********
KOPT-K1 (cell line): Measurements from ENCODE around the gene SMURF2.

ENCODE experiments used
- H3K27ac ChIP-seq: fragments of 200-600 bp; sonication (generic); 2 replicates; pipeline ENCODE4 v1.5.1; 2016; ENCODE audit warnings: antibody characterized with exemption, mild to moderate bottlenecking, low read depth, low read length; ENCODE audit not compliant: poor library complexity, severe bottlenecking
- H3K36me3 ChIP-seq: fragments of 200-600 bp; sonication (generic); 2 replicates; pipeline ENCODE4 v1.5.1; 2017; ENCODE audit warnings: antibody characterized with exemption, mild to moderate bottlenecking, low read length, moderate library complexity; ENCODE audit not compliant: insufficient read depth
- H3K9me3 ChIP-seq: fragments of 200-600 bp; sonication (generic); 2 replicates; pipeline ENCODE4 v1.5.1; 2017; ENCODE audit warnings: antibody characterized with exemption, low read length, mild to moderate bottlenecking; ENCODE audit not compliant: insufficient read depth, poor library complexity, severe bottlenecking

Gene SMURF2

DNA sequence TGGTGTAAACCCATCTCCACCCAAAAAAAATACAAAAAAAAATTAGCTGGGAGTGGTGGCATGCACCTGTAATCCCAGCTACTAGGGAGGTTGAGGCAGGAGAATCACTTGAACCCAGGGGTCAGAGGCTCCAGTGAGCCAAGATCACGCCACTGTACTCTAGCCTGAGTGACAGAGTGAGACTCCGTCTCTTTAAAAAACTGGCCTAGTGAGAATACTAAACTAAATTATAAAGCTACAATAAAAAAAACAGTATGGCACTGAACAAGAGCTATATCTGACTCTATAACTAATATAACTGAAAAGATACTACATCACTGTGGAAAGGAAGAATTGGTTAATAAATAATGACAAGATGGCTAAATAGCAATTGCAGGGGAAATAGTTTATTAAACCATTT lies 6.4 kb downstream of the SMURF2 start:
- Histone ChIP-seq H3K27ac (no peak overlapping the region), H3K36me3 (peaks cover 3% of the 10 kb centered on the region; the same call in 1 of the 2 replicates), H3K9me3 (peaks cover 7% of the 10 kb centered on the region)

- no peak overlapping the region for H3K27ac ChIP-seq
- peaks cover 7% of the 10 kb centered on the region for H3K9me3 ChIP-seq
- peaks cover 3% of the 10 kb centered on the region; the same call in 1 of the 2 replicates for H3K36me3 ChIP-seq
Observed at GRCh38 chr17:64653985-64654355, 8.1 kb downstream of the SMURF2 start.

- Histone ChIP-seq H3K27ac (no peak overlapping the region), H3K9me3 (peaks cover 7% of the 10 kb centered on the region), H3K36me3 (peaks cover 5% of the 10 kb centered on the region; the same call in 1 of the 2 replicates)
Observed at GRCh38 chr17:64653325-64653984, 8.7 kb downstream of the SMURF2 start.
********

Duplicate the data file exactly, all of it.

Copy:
KOPT-K1 (cell line): Measurements from ENCODE around the gene SMURF2.

ENCODE experiments used
- H3K27ac ChIP-seq: fragments of 200-600 bp; sonication (generic); 2 replicates; pipeline ENCODE4 v1.5.1; 2016; ENCODE audit warnings: antibody characterized with exemption, mild to moderate bottlenecking, low read depth, low read length; ENCODE audit not compliant: poor library complexity, severe bottlenecking
- H3K36me3 ChIP-seq: fragments of 200-600 bp; sonication (generic); 2 replicates; pipeline ENCODE4 v1.5.1; 2017; ENCODE audit warnings: antibody characterized with exemption, mild to moderate bottlenecking, low read length, moderate library complexity; ENCODE audit not compliant: insufficient read depth
- H3K9me3 ChIP-seq: fragments of 200-600 bp; sonication (generic); 2 replicates; pipeline ENCODE4 v1.5.1; 2017; ENCODE audit warnings: antibody characterized with exemption, low read length, mild to moderate bottlenecking; ENCODE audit not compliant: insufficient read depth, poor library complexity, severe bottlenecking

Gene SMURF2

DNA sequence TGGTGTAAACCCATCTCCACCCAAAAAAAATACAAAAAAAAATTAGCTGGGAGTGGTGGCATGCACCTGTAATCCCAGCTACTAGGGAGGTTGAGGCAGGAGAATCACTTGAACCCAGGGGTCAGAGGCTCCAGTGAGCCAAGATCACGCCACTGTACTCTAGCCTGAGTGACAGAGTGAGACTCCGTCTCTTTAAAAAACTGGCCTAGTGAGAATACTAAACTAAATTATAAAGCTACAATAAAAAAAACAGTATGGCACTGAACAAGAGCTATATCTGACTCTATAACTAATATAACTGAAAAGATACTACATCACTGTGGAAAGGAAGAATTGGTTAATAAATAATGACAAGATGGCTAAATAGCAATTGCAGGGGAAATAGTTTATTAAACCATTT lies 6.4 kb downstream of the SMURF2 start:
- Histone ChIP-seq H3K27ac (no peak overlapping the region), H3K36me3 (peaks cover 3% of the 10 kb centered on the region; the same call in 1 of the 2 replicates), H3K9me3 (peaks cover 7% of the 10 kb centered on the region)

- no peak overlapping the region for H3K27ac ChIP-seq
- peaks cover 7% of the 10 kb centered on the region for H3K9me3 ChIP-seq
- peaks cover 3% of the 10 kb centered on the region; the same call in 1 of the 2 replicates for H3K36me3 ChIP-seq
Observed at GRCh38 chr17:64653985-64654355, 8.1 kb downstream of the SMURF2 start.

- Histone ChIP-seq H3K27ac (no peak overlapping the region), H3K9me3 (peaks cover 7% of the 10 kb centered on the region), H3K36me3 (peaks cover 5% of the 10 kb centered on the region; the same call in 1 of the 2 replicates)
Observed at GRCh38 chr17:64653325-64653984, 8.7 kb downstream of the SMURF2 start.